Number of prior therapies11
Performance status10

Some benefits of CAR-T cell therapy include the fact that patients do not need to be in CR to initiate treatment and that no donor is required for treatment.1

Manageable safety profile1

CAR-T cell therapy has a different side effect profile than other treatment options. Please click here to view the treatment landscape. Possible side effects of CAR-T therapy include cytokine release syndrome, neurotoxicity, and hypogammaglobulinemia. Although these side effects can be serious, they are often transient and are typically manageable.

CAR-T cell therapy is not known to be associated with some serious long-term side effects, such as graft-vs-host disease or hair loss.

Some patients who received CAR-T cell therapy reported improvements in quality of life and were able to return to normal activities shortly after infusion. Research into future generations of CAR-T cell therapies aims to further improve upon the efficacy and safety profile of this drug class.12 Please click here to view the future of CAR-T cell therapy.


  1. Kymriah Summary of Product Characteristics. Novartis Pharma AG; 2018.
  2. Milone MC, Fish JD, Carpenito C, et al. Chimeric receptors containing CD137 signal transduction domains mediate enhanced survival of T cells and increased antileukemic efficacy in vivo. Mol Ther. 2009;17(8):1453- 1464.
  3. Kawalekar OU, O’Connor RS, Fraietta JA, et al. Distinct signaling of coreceptors regulates specific metabolism pathways and impacts memory development in CAR T cells. Immunity. 2016;44(2):380-390.
  4. Kalos M, Levine BL, Porter DL, et al. T cells with chimeric antigen receptors have potent antitumor effects and can establish memory in patients with advanced leukemia. Sci Transl Med. 2011;3(95):95ra73.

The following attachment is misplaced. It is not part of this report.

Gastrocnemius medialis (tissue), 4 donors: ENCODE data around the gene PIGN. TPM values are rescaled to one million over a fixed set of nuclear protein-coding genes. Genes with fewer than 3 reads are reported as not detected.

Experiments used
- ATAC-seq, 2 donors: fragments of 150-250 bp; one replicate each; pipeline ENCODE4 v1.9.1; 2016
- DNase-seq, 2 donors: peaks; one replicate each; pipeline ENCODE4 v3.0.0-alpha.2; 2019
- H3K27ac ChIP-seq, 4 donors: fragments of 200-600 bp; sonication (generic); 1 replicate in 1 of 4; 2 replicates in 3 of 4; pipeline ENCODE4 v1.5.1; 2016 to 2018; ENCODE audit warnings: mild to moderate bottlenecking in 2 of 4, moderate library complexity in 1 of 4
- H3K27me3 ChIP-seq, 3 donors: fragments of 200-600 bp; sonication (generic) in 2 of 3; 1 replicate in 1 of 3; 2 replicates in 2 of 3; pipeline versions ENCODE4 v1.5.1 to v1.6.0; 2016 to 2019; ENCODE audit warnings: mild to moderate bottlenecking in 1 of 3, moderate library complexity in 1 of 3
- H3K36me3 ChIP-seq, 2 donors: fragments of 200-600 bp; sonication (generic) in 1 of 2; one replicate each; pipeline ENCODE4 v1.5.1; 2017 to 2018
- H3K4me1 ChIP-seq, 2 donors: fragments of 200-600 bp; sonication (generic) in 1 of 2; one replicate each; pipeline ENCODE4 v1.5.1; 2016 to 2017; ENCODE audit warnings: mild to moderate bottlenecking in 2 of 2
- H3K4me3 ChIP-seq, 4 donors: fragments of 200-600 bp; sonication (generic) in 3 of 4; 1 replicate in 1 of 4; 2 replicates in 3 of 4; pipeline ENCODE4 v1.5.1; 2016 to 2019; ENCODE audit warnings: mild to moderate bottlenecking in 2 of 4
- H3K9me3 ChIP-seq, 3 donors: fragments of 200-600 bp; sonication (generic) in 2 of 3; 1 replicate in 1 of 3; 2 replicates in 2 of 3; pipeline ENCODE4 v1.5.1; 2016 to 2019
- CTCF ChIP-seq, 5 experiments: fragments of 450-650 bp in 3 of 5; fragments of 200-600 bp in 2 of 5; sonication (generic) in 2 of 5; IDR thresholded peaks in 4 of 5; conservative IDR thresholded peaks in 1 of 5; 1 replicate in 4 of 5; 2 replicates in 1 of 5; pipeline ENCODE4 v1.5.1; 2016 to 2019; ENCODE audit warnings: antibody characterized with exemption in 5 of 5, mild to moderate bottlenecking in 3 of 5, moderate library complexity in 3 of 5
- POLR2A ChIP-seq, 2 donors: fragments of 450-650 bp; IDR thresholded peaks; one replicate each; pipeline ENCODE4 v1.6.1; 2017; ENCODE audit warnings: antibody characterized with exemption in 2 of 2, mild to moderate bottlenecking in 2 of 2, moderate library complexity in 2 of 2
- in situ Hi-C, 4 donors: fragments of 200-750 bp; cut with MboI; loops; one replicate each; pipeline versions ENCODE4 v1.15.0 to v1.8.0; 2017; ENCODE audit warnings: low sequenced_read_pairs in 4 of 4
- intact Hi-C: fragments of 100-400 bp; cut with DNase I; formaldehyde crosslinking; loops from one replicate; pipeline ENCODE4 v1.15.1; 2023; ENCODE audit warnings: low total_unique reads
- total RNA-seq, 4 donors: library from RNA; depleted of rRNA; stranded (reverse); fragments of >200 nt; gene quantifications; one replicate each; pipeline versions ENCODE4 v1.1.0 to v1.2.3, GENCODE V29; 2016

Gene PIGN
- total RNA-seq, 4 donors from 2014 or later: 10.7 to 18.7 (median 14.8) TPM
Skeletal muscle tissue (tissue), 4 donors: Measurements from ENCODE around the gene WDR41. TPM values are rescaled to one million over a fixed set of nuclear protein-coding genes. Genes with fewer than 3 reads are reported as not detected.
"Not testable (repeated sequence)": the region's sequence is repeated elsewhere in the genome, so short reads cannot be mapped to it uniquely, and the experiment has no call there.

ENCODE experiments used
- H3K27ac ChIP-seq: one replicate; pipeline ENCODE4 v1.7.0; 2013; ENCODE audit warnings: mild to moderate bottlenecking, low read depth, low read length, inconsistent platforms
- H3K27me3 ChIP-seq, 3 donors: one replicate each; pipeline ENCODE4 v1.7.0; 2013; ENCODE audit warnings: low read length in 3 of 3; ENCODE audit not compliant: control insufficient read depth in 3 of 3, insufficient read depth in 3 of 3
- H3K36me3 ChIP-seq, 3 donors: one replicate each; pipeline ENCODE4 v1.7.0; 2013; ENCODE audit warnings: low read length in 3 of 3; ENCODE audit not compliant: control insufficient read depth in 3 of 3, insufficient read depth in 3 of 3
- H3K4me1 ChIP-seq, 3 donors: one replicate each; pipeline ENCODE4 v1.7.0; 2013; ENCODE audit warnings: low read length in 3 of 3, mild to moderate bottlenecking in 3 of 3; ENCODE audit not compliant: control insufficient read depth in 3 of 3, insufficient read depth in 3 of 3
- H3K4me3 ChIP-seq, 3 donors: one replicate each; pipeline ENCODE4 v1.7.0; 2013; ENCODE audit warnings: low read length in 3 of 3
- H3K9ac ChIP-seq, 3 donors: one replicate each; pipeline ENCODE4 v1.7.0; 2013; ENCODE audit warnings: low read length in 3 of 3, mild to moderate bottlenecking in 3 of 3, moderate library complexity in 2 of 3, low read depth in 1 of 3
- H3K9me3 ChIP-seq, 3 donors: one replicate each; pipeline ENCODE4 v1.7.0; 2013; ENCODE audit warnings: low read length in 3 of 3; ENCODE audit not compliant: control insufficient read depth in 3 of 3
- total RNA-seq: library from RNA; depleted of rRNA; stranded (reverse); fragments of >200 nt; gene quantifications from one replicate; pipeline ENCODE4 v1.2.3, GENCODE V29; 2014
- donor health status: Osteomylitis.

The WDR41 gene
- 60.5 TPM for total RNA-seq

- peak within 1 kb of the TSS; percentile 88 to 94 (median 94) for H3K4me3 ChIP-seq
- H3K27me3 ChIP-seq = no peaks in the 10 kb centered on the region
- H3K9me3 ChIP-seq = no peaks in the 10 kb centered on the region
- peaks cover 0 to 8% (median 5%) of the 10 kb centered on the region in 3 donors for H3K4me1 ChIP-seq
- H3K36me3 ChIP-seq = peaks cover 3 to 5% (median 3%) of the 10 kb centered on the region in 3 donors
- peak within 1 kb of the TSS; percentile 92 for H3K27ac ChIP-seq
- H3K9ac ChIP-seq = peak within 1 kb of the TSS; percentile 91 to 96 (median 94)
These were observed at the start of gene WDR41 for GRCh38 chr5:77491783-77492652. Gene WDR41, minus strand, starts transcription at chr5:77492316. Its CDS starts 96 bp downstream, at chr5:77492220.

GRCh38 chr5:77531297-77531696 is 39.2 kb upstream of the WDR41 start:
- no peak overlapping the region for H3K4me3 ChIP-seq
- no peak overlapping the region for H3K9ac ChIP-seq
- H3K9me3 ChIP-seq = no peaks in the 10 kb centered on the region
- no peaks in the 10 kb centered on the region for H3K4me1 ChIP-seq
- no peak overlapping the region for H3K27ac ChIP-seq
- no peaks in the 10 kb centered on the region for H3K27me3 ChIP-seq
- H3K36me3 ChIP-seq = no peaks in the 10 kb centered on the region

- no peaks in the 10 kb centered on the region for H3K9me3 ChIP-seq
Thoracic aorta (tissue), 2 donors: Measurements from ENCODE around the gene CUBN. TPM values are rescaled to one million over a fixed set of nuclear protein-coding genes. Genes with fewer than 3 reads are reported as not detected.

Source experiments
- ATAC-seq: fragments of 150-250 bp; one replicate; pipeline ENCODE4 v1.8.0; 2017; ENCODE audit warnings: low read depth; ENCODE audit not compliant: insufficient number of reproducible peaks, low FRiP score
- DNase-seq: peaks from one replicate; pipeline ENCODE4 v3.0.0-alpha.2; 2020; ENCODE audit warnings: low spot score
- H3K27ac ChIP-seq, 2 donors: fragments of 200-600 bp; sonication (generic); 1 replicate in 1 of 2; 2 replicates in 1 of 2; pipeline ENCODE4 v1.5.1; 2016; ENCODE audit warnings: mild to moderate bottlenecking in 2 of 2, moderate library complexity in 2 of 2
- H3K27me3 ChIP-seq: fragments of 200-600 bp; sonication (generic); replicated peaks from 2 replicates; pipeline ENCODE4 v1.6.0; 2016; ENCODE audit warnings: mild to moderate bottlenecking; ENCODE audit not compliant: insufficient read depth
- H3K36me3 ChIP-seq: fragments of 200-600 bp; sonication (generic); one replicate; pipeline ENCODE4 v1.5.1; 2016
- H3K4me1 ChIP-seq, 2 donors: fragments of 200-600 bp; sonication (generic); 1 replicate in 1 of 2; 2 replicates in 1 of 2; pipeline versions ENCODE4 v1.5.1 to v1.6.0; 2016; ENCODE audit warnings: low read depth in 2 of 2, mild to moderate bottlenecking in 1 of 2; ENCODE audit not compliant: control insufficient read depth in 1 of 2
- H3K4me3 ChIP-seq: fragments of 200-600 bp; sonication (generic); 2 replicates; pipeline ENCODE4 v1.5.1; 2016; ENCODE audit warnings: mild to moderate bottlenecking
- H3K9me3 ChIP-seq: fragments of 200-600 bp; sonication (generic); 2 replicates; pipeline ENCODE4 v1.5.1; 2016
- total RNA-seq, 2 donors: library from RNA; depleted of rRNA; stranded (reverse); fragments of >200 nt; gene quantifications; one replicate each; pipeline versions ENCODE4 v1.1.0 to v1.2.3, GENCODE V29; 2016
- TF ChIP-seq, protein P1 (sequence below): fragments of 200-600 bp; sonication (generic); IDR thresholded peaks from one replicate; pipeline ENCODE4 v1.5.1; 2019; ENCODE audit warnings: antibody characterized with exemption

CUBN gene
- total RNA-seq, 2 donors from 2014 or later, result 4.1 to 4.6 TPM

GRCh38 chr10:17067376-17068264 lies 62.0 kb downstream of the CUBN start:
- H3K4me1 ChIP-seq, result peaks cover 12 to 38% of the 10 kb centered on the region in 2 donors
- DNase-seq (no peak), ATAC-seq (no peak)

5. Long AH, Haso WM, Shern JF, et al. 4-1BB costimulation ameliorates T cell exhaustion induced by tonic signaling of chimeric antigen receptors. Nat Med. 2015;21(6):581-590.
  6. Zhao Z, Condomines M, van der Stegen SJC, et al. Structural design of engineered costimulation determines tumor rejection kinetics and persistence of CAR T cells. Cancer Cell. 2015;28(4):415-428.
  7. Leech AA, Dusetzina SB. Cost-effective but unaffordable: the CAR-T conundrum [published online ahead of print December 17, 2018]. J Natl Cancer Inst. doi:10.1093/jnci/djy195.
  8. Borowitz MJ, Wood BL, Devidas M, et al. Prognostic significance of minimal residual disease in high risk B-ALL: a report from Children’s Oncology Group study AALL0232. Blood. 2015;126(8):964-971.
  9. Data on file. CTL019C2201 Oncology Clinical Trial Protocol. March 11, 2015. Novartis Pharmaceuticals Corp; 2015.
  10. Patient selection: the key first step to successful CAR T-cell therapy. Cell Therapy Next. December 2018.
  11. Künkele A, Brown C, Beebe A, et al. Manufacture of chimeric antigen receptor T cells from mobilized cryopreserved peripheral blood stem cell units depends on monocyte depletion. Biol Blood Marrow Transplant. 2019;25(2):223-232.
  12. Jackson HJ, Rafiq S, Brentjens RJ. Driving CAR T-cells forward. Nature. 2016;13:370-383.